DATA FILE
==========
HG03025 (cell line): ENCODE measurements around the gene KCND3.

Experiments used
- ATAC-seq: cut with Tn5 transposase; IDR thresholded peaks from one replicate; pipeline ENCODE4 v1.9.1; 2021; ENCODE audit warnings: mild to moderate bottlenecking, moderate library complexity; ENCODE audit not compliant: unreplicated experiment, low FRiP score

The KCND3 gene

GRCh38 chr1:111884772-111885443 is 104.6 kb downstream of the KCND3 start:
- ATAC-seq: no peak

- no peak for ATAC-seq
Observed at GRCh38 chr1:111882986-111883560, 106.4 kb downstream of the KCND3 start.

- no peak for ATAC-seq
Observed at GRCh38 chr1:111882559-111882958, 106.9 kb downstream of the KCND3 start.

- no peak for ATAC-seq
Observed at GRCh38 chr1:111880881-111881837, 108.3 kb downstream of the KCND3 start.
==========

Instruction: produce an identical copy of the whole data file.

HG03025 (cell line): ENCODE measurements around the gene KCND3.

Experiments used
- ATAC-seq: cut with Tn5 transposase; IDR thresholded peaks from one replicate; pipeline ENCODE4 v1.9.1; 2021; ENCODE audit warnings: mild to moderate bottlenecking, moderate library complexity; ENCODE audit not compliant: unreplicated experiment, low FRiP score

The KCND3 gene

GRCh38 chr1:111884772-111885443 is 104.6 kb downstream of the KCND3 start:
- ATAC-seq: no peak

- no peak for ATAC-seq
Observed at GRCh38 chr1:111882986-111883560, 106.4 kb downstream of the KCND3 start.

- no peak for ATAC-seq
Observed at GRCh38 chr1:111882559-111882958, 106.9 kb downstream of the KCND3 start.

- no peak for ATAC-seq
Observed at GRCh38 chr1:111880881-111881837, 108.3 kb downstream of the KCND3 start.